Despite his wife repeatedly requesting him to walk away from Kenya Airways, Michael Joseph has no plans to leave the loss-making national carrier anytime soon.
According to Joseph, his partner is worried that the failures of KQ, currently surviving on multi-billion shilling taxpayer bailouts, will tarnish his brand. Joseph’s global profile is immense thanks to his time as Founder CEO of Safaricom – the region’s most profitable company.
At Safaricom, he famously spearheaded growth of the customer base from under 18,000 in 2000 to 17 million at the time of his retirement in 2010. It was with Joseph in charge that Safaricom also launched M-Pesa, the mobile money platform that would change Kenya’s economy and inspire fintech innovation worldwide.
He took on the role of Board Chairman at KQ in 2016, soon after the company posted some of its worst ever results. KQ last made a profit in 2013.
There, he faces arguably the biggest challenge of his career. The company most recently announced a Ksh15.8 billion net loss for the year ended December 2021, a 56.58% slide from the Ksh32.6 billion net loss it reported the previous year.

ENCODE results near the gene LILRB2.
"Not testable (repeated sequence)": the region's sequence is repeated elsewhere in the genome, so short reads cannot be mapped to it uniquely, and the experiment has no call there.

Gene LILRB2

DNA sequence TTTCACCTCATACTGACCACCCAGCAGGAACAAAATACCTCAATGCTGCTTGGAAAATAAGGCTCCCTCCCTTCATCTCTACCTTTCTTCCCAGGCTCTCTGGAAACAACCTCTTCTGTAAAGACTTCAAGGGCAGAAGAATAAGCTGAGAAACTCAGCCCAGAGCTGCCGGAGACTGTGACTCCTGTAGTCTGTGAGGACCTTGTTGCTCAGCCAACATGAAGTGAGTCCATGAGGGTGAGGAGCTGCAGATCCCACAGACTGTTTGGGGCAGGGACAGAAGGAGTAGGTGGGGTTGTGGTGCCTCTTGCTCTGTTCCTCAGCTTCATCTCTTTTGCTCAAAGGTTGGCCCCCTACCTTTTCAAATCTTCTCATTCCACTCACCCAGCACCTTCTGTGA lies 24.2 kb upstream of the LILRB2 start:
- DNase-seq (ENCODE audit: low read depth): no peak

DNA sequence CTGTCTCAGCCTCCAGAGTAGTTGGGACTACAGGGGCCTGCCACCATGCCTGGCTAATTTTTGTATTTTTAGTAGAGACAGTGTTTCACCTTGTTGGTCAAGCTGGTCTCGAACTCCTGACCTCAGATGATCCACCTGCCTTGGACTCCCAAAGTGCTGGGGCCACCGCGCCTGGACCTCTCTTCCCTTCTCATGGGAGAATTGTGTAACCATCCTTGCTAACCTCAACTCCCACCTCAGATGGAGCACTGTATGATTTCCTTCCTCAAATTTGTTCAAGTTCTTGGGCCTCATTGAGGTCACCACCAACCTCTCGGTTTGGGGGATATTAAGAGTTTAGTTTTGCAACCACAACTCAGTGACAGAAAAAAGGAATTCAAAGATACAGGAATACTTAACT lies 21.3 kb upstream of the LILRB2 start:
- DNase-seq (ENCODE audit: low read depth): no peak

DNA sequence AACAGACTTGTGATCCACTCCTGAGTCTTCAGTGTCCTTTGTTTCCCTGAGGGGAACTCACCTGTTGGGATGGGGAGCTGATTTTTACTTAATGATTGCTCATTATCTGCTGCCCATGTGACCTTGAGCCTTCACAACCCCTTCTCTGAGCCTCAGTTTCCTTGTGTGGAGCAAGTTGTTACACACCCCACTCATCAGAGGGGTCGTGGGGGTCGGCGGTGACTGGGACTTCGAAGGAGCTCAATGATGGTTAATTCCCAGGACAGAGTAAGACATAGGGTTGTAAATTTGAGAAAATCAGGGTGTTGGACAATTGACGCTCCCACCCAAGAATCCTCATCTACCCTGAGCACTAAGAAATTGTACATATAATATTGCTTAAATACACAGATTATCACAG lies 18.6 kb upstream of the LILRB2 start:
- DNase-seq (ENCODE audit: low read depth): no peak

“It’s a tough business. My wife tells me all the time, just give up.”
“The risk in me being chairman of KQ is that Kenyans expect that I, Michael Joseph, can save and reproduce the financial success at Safaricom,” he told Sunday Standard.
Joseph, however, is intent on staying put. He believes KQ can return to profitability by 2025.
“I have a legacy to live up to. Looking at the situation at KQ and how hard it was, it would have been very easy for me to walk away and say ‘I don’t want my legacy destroyed by what I can or can’t do at KQ'” the 75-year old asserted.
The airline is currently restructuring, cost-cutting and diversifying as it looks to recover from the impact of Covid-19, which hit what was an already struggling national carrier hard.
He is also leading the push to form a Pan-African airline group. Joseph believes consolidation is the only way KQ can compete against the giants of global aviation.
The talks have so far seen a deal struck with South African Airways. Joseph also defended the bailout packages KQ continues to receive, highlighting the firm’s unique position.
“All these people talking about wasting taxpayers’ money on KQ either don’t understand that this is a strategic asset of the country or understand but say so because it is politically a good thing to say,” he argued.